From one of our boldest, most celebrated new literary voices, a novel about a young woman's efforts to duck the ills of the world by embarking on an extended hibernation with the help of one of the worst psychiatrists in the annals of literature and the battery of medicines she prescribes
Our narrator should be happy, shouldn't she? She's young, thin, pretty, a recent Columbia graduate, works an easy job at a hip art gallery, lives in an apartment on the Upper East Side of Manhattan paid for, like the rest of her needs, by her inheritance. But there is a dark and vacuous hole in her heart, and it isn't just the loss of her parents, or the way her Wall Street boyfriend treats her, or her sadomasochistic relationship with her best friend, Reva. It's the year 2000 in a city aglitter with wealth and possibility; what could be so terribly wrong?
My Year of Rest and Relaxation is a powerful answer to that question. Through the story of a year spent under the influence of a truly mad combination of drugs designed to heal our heroine from her alienation from this world, Moshfegh shows us how reasonable, even necessary, alienation can be. Both tender and blackly funny, merciless and compassionate, it is a showcase for the gifts of one of our major writers working at the height of her powers.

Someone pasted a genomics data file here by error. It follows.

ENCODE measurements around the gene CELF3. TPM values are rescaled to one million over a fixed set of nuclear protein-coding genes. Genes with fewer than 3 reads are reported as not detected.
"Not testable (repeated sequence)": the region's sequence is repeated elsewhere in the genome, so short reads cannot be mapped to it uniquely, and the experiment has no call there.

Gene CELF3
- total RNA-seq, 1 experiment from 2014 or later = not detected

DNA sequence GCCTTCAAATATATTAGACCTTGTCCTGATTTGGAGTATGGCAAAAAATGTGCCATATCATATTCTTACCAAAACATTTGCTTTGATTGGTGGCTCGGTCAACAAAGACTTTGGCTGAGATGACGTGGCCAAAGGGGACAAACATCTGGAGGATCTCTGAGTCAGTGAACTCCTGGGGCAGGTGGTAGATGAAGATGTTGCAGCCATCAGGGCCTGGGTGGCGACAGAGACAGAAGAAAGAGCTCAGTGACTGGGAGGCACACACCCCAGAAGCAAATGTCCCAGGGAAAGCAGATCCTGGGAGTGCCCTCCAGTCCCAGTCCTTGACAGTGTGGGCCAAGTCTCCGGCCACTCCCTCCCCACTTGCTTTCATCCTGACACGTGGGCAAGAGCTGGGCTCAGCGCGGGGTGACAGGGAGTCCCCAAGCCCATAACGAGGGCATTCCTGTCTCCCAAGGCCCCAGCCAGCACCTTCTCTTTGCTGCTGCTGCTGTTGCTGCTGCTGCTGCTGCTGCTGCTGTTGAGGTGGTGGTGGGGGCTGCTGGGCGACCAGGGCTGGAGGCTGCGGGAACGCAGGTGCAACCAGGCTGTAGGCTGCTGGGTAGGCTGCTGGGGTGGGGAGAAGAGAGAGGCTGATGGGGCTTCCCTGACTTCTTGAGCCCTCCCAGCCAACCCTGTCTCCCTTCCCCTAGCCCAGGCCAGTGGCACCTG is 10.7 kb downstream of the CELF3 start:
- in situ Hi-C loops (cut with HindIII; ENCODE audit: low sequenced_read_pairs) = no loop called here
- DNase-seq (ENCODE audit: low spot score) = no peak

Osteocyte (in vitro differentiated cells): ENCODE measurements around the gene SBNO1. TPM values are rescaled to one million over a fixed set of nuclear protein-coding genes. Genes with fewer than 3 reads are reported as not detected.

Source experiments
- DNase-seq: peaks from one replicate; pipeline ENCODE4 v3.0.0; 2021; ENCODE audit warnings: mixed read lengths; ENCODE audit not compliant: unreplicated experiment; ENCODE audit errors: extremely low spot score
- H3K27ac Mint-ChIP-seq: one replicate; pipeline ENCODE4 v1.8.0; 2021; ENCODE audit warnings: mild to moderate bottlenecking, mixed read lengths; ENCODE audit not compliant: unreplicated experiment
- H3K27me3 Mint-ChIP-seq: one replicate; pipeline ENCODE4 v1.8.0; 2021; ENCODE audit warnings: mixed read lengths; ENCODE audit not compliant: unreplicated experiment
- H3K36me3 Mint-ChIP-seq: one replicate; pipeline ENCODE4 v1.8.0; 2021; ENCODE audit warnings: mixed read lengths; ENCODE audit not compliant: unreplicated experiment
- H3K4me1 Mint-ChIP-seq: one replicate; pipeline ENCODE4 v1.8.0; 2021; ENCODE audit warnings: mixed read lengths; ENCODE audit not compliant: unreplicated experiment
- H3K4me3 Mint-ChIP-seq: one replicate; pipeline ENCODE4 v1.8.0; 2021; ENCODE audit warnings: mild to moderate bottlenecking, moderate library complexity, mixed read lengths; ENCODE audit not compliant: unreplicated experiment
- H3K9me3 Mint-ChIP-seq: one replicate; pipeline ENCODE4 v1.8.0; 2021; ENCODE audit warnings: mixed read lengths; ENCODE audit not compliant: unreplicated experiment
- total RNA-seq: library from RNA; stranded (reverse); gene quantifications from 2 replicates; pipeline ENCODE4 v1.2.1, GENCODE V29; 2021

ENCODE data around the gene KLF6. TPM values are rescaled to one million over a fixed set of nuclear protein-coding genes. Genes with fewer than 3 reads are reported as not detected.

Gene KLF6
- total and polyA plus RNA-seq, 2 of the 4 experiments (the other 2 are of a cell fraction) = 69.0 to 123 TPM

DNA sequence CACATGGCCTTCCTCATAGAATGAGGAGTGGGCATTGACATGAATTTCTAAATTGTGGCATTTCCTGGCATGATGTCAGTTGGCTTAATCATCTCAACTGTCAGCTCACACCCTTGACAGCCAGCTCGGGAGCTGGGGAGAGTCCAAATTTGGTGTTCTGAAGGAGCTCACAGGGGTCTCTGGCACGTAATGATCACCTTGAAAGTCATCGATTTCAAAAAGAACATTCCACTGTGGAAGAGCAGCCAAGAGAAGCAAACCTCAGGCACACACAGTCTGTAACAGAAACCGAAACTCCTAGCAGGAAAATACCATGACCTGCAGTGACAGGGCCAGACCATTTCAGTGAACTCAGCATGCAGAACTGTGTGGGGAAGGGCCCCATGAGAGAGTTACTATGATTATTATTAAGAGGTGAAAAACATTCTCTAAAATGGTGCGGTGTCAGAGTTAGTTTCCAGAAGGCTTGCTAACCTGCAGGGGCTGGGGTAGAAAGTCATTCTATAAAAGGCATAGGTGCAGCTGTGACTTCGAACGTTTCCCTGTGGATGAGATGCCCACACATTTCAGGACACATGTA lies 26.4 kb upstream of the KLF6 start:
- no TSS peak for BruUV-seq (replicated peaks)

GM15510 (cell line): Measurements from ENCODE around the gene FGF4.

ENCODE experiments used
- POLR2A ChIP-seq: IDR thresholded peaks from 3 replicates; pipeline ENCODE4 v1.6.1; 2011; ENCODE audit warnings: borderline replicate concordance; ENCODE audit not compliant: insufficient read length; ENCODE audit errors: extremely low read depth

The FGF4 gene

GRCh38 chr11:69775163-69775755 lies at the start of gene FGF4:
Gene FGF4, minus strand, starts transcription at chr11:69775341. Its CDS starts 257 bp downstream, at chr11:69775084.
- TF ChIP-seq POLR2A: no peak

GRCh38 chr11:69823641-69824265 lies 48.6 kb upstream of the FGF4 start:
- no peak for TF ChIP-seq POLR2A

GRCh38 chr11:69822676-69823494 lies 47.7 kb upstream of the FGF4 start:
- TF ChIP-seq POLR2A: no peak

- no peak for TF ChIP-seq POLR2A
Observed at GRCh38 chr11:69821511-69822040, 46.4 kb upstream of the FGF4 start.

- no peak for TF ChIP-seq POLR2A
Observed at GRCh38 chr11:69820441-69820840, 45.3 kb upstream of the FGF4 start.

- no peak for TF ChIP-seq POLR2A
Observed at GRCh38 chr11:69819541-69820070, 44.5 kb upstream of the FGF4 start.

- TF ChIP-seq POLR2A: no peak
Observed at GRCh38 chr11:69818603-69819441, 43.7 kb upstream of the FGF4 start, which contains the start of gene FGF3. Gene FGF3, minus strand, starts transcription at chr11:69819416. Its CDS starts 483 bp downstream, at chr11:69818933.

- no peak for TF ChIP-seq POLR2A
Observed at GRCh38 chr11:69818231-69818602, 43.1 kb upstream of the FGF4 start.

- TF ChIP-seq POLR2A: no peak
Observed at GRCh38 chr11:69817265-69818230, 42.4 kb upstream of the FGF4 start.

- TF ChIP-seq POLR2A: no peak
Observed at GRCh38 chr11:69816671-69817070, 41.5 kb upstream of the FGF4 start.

APPLE BOOKS REVIEW
At the center of Ottessa Moshfegh’s dark comedy is a troubled young woman who’s escaping her NYC existence—by going nowhere. Moshfegh’s heroine isn’t even given a name, but you get to know her remarkably well as she navigates her year of self-imposed hibernation and medication. What’s her deal? While she’s young and wealthy, her parents are dead (not a spoiler), her relationships are terrible, and her shrink is the actual worst. Through her character’s hazy eyes, Moshfegh captures the turn-of-the-millennium apathy that made “living the dream” a dubious achievement.
Customer ReviewsSee All
Dark & Wonderful
I couldn’t put it down. A beautifully written novel that had my eyes skipping down the page in order to find out what terrible inevitability was waiting for the main character as she descended into self-destruction.
Read this book if you feel like being depressed for a little while. You have to be in the type of mood to dig it. It’s easy to read and easy to understand why she feels the need to isolate herself. I’m sure we all wish we had the luxury to sleep for a year to heal ourselves. It’s does leave you with a certain type of hope at the end though.
I picked this book because I felt I could relate to the main character’s feelings and predicament, but this book barely scratched the surface of what I was hoping to understand isolation as a form of self-care.